I originally heard of a version of this concept during a presentation given by Sara K. Ahmed and Harvey “Smokey” Daniels based on their book Upstanders, and it is amazing how simple yet powerful it can be - especially if modeled for students (which is really important to help get their thinking going). I simply give students a document with two columns: “What do you wonder about yourself?” and “What do you wonder about the world around you?” From there, I give them time to work and chat with each other as they come up with ideas. After 10 minutes or so, I stop and give some examples before letting them get back to brainstorming and discussing. These examples are wonderings such as:
- Will there ever be an end to using actual cash money?
- If no one else in my family has any musical abilities, how did it be that I went on to study music in college?
Depending on your discipline, you might need to narrow the scope of the wonderings to fit with the current unit, but the concept still works.
In Response To
There is a lot going on in this world today and plenty of coverage of it, so why not tap into this reality? Ask students to formulate questions about a recent event - local or national, a piece of content they see online, or something they read recently. Let them explore. Give them the time and space to learn and encourage them to allow what they uncover to take them in any and all directions and paths possible. The end game? Maybe there isn’t. Sometimes the process can be the product, and at the same time, the students themselves might have ideas for a product, too, based on what they find.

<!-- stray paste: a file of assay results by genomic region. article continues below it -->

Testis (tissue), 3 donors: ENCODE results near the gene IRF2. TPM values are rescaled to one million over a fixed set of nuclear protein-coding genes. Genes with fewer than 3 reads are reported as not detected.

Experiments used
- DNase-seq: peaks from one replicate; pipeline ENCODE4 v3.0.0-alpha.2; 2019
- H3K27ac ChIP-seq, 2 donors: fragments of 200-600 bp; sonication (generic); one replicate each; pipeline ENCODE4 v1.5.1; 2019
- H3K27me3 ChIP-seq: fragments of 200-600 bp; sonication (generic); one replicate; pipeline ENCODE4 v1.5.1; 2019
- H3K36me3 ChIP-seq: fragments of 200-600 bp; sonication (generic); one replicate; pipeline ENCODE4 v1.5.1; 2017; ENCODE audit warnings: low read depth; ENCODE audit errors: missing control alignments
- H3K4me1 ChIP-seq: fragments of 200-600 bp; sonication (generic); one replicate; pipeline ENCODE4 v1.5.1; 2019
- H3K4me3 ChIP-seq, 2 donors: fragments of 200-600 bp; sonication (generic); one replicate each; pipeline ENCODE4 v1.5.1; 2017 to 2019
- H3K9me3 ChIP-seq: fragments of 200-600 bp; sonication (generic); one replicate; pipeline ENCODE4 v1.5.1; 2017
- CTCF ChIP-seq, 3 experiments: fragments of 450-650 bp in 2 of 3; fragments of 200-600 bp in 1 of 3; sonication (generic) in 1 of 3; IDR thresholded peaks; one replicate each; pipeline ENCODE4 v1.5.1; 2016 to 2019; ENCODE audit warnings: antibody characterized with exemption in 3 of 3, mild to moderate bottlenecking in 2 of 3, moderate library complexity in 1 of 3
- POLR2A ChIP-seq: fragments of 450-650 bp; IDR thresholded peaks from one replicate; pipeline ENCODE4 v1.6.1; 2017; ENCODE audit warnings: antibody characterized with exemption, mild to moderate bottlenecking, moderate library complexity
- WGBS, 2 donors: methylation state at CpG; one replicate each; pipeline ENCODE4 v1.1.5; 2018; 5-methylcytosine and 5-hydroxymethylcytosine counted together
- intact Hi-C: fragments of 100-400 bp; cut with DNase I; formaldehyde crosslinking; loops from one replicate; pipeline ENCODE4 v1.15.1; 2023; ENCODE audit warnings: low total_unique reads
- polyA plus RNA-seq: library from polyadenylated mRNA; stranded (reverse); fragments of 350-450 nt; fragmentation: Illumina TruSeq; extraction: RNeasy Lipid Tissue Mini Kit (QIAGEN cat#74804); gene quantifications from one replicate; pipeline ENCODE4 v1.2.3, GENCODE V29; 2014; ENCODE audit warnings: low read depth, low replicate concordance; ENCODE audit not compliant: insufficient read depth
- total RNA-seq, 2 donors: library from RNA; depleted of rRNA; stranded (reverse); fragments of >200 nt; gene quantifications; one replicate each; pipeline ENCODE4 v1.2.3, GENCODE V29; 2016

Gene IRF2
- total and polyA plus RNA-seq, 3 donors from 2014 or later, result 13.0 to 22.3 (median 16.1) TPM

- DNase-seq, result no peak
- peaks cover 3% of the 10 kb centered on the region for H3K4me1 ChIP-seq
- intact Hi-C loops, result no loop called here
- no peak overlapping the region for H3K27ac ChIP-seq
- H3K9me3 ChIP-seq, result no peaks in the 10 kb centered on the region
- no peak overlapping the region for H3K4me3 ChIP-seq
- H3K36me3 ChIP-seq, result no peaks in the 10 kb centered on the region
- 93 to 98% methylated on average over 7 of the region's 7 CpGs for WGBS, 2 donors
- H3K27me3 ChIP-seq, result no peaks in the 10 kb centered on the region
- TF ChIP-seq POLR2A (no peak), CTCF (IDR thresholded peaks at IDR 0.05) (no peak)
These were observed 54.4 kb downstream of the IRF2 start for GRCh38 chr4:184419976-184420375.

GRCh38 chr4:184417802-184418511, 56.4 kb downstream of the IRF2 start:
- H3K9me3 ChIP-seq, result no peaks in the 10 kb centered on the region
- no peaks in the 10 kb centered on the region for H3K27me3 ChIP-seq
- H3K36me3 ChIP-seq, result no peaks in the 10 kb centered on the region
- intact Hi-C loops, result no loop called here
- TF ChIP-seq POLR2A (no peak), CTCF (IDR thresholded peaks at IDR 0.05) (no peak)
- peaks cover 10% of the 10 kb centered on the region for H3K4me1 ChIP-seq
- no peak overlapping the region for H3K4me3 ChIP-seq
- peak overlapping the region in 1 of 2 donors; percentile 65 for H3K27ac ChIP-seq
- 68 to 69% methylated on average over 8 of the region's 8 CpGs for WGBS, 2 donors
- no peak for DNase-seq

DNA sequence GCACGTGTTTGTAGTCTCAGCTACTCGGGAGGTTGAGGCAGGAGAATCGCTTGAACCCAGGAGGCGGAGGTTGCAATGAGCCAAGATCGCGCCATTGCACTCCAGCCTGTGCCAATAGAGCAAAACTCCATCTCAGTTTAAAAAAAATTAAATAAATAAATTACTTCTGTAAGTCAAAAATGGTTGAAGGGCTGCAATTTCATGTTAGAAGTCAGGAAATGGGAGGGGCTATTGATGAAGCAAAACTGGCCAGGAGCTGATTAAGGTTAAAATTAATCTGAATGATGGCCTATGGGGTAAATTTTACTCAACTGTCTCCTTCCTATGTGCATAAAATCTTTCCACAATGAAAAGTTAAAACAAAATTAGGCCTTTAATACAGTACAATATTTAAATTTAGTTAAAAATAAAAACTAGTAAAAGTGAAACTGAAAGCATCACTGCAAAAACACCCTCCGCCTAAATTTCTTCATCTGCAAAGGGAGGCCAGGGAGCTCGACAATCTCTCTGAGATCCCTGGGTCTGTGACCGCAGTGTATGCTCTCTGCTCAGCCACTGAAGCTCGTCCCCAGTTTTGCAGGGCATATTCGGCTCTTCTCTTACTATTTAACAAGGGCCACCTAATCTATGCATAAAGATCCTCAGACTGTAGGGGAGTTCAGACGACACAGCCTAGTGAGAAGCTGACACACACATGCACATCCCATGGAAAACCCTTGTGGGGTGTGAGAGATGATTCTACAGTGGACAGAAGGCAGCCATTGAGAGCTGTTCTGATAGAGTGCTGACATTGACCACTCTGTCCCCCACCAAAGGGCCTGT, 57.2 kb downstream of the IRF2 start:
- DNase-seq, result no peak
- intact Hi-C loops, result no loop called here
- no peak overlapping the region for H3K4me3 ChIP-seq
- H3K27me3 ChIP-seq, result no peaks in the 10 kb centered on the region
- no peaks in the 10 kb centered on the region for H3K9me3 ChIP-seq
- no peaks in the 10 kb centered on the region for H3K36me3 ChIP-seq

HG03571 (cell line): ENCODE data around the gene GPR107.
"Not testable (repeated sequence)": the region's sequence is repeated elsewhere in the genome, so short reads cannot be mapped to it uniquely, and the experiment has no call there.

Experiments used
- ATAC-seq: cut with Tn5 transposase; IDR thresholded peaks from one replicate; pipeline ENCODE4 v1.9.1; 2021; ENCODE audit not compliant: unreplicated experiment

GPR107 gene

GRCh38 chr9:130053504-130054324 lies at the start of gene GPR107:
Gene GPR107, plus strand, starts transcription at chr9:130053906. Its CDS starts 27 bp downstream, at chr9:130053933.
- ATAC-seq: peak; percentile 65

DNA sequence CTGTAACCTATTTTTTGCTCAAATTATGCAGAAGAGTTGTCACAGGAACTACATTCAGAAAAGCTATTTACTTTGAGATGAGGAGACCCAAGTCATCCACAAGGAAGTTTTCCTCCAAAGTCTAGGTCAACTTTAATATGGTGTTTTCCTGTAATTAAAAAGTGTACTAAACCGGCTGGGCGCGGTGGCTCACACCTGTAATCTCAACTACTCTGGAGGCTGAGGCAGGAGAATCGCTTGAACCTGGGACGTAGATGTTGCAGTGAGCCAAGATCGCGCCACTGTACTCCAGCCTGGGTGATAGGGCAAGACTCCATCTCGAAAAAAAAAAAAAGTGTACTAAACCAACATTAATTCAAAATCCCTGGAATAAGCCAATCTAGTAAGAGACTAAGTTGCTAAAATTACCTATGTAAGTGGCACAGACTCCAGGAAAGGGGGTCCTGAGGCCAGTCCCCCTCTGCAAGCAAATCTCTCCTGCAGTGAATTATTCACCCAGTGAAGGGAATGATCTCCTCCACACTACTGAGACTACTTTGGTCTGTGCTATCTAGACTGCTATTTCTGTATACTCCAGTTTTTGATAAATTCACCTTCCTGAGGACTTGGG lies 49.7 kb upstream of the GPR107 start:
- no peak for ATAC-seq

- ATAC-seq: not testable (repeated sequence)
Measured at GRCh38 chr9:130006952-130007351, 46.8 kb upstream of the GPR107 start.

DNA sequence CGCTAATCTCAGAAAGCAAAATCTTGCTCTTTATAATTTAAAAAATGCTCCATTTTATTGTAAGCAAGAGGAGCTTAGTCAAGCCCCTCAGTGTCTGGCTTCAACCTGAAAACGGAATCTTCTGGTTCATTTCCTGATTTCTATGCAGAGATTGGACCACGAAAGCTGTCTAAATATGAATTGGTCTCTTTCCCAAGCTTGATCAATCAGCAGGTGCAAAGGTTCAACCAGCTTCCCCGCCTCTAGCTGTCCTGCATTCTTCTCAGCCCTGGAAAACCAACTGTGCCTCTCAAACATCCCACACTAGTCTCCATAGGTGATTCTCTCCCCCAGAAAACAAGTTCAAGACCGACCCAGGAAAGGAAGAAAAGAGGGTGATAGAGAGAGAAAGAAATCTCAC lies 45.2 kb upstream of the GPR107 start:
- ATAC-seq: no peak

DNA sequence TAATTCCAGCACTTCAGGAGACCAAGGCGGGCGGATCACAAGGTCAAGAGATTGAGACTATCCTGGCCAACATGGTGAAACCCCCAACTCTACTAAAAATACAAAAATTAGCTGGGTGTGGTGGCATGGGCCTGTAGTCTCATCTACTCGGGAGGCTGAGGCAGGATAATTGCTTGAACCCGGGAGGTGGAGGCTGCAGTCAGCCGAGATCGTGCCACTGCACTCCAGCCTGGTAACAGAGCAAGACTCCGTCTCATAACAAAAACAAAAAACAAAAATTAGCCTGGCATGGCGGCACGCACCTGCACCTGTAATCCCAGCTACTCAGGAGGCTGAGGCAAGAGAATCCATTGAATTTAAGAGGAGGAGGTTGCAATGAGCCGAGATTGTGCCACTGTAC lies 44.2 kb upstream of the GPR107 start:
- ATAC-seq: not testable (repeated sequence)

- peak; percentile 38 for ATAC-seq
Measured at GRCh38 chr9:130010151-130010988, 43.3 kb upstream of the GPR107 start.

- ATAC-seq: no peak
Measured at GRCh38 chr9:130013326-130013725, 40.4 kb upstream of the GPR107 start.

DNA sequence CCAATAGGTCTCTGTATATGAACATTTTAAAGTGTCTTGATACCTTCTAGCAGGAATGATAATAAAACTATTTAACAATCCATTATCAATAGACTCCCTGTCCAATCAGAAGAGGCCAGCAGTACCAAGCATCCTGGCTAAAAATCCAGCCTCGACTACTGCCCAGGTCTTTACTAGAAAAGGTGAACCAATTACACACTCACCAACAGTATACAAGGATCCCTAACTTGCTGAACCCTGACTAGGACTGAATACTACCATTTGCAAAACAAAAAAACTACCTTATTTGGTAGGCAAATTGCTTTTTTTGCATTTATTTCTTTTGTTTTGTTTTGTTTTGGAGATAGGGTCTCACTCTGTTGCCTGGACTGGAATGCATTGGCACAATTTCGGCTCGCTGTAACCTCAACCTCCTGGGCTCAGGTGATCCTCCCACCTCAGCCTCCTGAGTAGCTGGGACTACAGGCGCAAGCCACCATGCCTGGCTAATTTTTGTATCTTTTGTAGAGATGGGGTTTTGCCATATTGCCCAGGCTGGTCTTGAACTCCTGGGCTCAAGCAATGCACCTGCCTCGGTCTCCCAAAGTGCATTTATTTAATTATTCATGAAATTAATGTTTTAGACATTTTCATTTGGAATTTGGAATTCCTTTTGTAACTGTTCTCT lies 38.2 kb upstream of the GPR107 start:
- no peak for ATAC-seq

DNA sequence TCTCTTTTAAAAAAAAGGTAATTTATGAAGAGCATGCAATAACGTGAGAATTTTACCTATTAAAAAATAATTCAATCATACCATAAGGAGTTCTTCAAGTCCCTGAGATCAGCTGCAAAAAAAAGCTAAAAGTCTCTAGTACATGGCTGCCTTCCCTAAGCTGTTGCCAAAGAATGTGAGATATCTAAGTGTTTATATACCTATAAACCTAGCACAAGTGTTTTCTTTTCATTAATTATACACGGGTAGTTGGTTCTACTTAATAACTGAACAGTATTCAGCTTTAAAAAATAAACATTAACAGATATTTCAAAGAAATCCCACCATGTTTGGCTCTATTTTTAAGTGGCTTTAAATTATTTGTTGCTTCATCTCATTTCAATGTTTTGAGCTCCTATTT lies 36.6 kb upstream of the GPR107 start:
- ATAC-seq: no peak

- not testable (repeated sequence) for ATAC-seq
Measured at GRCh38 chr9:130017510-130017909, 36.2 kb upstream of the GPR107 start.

For example, there is a lot going on around space exploration - from the “traditional” NASA to private companies stretching the frontier. Use that! Next time there is a launch, give students time and space to explore. Teaching math or science? Well, that seems like an easy connection, right? Let students explore the technology behind this specific launch and/or the history of how technology has evolved. Teach English or social studies? Give students time and space to explore the stories behind the people involved and those that came before them. Teach art? What about inviting students to create something in which “exploration” is the theme? Teach psychology or behavioral science? Give students the opportunity to dive into the mental side of being in space and/or that level of isolation over that amount of time. The possibilities are endless if we just take the time to give students the space to explore.